The good old go-anywhere, do anything Defender is giving electric propulsion a try.
Land Rover will be unveiling seven Defenders converted to run on electric power at the 2013 Geneva Motor Show.
The seven research vehicles deliver zero emissions while retaining their tough, range-traversing capability.
“Investing in innovation has always been the lifeblood of our business and our engineering teams are working hard to develop innovative new technology to provide sustainable motoring solutions,” said John Edwards, Land Rover Global Brand director.
The standard diesel engine and gearbox in the 110 Defenders have been replaced by a 70 kilowatt (94 horsepower) electric motor combined to a 300 volt lithium-ion battery with a capacity of 27 kilowatt-hour. Land Rover said the combination is good for a range of more than 50 miles.
In typical, low speed off-road use it can last for up to eight hours before recharging. The battery can be fully charged by a 7 kilowatt fast charger in four hours, or a portable 3 kilowatt charger in 10 hours.
These electric vehicles (EVs) retain the Defender’s legendary four-wheel drive system and differential lock. Because the electric motor delivers maximum torque from the moment it starts, there’s no need for gear shifting and the transmission is comprised of a single speed, 2.7:1 reduction gearbox combined to the existing Defender four-wheel drive system.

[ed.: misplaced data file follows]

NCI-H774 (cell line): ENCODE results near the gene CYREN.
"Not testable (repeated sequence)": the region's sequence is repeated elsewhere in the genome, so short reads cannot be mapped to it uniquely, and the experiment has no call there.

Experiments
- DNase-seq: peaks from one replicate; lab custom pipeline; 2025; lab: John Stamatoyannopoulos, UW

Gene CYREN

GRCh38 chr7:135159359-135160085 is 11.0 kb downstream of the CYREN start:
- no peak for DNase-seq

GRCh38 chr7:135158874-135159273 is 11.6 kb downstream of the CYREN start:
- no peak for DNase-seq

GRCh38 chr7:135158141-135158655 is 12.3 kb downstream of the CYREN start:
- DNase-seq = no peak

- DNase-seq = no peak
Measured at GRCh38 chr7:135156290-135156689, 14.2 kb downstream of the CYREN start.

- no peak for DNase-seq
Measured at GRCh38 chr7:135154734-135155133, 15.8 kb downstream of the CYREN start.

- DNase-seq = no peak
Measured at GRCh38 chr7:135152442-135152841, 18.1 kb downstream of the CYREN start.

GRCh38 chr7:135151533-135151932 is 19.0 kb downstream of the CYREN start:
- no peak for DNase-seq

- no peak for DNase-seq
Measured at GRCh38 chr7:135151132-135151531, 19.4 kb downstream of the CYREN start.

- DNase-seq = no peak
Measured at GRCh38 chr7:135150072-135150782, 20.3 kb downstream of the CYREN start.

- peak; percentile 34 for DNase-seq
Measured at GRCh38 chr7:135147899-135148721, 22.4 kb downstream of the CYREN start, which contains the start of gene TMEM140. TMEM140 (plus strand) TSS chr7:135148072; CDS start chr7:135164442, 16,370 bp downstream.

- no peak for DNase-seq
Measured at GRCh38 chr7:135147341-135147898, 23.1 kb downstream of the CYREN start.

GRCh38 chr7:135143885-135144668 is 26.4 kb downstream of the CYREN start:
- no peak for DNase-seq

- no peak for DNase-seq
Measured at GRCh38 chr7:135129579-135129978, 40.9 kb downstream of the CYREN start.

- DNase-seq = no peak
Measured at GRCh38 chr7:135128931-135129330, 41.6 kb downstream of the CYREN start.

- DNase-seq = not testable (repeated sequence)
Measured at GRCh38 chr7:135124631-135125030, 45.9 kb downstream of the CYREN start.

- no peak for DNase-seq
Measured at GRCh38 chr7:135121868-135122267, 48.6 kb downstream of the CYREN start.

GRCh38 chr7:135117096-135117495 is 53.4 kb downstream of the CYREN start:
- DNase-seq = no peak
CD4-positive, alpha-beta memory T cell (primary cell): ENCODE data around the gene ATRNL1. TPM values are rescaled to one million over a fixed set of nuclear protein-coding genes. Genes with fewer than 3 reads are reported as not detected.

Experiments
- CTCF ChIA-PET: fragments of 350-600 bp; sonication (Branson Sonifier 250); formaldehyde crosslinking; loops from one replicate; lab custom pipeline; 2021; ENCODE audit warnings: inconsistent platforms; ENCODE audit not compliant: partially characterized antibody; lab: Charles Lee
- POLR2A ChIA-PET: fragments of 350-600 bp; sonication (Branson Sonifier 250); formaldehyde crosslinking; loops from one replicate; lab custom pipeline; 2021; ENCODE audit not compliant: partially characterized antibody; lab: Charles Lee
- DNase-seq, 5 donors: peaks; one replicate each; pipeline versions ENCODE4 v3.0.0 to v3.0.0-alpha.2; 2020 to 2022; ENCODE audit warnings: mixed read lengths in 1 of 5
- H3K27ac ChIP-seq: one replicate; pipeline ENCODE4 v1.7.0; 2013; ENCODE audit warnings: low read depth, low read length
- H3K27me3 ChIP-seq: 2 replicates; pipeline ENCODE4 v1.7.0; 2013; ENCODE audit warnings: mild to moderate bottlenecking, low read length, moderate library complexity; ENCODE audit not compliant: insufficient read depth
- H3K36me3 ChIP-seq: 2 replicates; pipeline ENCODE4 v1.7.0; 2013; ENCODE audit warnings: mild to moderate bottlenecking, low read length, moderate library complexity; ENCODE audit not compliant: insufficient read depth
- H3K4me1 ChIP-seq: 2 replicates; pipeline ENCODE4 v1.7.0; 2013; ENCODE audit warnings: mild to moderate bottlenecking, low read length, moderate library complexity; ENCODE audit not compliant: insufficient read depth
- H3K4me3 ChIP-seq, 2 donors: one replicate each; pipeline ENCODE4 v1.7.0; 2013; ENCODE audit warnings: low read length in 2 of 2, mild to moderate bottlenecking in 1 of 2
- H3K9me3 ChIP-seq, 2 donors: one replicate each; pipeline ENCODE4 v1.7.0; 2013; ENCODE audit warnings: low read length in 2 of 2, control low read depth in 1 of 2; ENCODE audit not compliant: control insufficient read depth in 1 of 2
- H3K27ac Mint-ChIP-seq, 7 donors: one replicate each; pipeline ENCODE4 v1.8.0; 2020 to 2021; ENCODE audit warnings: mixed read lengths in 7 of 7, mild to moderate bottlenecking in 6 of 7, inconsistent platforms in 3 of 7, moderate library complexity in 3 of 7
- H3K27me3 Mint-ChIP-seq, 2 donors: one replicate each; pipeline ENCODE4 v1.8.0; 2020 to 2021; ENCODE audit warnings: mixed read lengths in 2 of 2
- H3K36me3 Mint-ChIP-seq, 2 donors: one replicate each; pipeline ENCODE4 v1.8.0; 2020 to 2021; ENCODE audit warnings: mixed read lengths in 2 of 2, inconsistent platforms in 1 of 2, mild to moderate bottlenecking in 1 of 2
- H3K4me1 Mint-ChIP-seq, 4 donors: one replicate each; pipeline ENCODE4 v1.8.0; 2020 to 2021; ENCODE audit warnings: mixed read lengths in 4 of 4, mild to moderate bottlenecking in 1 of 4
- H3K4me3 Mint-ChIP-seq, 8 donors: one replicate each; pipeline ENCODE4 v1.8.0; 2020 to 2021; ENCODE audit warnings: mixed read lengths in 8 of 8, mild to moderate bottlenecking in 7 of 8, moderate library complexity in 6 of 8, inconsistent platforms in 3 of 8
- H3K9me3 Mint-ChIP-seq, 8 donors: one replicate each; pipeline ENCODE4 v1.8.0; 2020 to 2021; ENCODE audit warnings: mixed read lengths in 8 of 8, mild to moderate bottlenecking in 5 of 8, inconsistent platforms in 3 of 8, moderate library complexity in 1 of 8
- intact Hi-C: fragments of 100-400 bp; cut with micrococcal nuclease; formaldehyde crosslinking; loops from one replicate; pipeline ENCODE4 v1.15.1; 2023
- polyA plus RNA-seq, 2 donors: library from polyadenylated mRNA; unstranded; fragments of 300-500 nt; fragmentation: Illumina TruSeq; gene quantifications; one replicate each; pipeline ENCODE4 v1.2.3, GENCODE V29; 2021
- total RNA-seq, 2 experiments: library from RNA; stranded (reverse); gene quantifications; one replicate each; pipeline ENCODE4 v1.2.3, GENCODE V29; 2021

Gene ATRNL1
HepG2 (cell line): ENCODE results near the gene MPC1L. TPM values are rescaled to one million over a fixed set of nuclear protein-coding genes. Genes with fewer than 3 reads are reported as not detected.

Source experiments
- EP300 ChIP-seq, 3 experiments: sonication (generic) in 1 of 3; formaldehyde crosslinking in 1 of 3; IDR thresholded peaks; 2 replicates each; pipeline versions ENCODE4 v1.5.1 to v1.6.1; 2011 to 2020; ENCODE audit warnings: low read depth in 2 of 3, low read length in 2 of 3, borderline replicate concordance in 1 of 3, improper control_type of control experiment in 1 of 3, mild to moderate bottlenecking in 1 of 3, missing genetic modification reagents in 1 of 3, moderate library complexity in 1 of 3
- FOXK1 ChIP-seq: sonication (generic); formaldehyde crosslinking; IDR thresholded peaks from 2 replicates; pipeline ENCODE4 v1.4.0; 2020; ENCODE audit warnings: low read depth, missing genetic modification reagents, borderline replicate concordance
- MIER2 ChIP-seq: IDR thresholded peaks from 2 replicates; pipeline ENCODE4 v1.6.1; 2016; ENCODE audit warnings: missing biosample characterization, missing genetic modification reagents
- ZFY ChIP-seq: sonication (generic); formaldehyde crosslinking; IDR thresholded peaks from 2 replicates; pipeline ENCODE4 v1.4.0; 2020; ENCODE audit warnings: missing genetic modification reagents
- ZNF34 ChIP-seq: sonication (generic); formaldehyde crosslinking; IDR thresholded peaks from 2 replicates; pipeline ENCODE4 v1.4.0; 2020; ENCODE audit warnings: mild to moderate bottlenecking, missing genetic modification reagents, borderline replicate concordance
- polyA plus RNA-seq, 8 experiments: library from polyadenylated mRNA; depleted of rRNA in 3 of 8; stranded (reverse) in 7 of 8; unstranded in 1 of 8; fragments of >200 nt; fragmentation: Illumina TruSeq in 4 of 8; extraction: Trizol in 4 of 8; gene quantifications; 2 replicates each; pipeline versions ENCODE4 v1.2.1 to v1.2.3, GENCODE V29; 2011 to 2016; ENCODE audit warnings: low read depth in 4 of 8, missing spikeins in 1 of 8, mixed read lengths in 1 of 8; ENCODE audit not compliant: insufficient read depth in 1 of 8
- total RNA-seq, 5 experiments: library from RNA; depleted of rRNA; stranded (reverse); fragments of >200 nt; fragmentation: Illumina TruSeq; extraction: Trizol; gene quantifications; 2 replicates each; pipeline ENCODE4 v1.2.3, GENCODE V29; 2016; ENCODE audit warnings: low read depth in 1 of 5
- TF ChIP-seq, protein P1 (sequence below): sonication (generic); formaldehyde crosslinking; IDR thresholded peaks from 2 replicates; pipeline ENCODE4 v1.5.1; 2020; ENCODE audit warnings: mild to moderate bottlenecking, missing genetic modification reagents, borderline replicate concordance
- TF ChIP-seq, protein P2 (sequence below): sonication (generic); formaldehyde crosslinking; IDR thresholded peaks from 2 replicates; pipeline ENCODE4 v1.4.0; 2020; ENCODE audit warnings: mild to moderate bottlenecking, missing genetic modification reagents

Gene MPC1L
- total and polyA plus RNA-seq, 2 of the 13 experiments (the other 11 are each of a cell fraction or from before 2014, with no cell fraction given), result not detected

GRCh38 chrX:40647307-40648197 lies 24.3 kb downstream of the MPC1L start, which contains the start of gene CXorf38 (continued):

A modified version of Land Rover’s Terrain Response System has also been incorporated.
These vehicles were developed by Land Rover’s Advanced Engineering Team following successful trials of the Defender-based Leopard 1 electric vehicle.
Land Rover said the vehicles’ capability has been tested in extreme and environmentally sensitive conditions, demonstrating capabilities not shared by conventional road-going EVs. Trials included pulling a 12-tonne ‘road train’ up a 13 percent gradient and wading to a depth of 800mm (32 inches).
The battery weighs 410 kilograms (904 pounds) and is mounted in the front of the Defender in place of the diesel engine. The conversion adds 100 kilograms (220 pounds) to the Defender 110.
All the major components in the electric powertrain – including the battery, inverter and motor – are air-cooled rather than liquid cooled. Land Rover said it did so to save weight and complexity while adding robustness.
Regenerative braking has been optimized to such an extent that using Hill Descent Control, the motor can generate 30 kilowatt of electricity. According to Land Rover, because the battery technology can be charged very quickly at a rate of up to twice its capacity of 54 kilowatt without reducing battery life, almost all of the regenerated energy can be recovered and stored. In theory, up to 80 percent of the kinetic energy in the vehicle can be recovered this way.
“This project is acting as a rolling laboratory for Land Rover to assess electric vehicles, even in the most arduous all-terrain conditions. It gives us a chance to evolve and test some of the technologies that may one day be introduced into future Land Rover models,” said Antony Harper, Jaguar Land Rover Head of Research.
Although there are no plans for the all-terrain electric Defender to enter production, the seven EVs will go into service in real world trials later this year.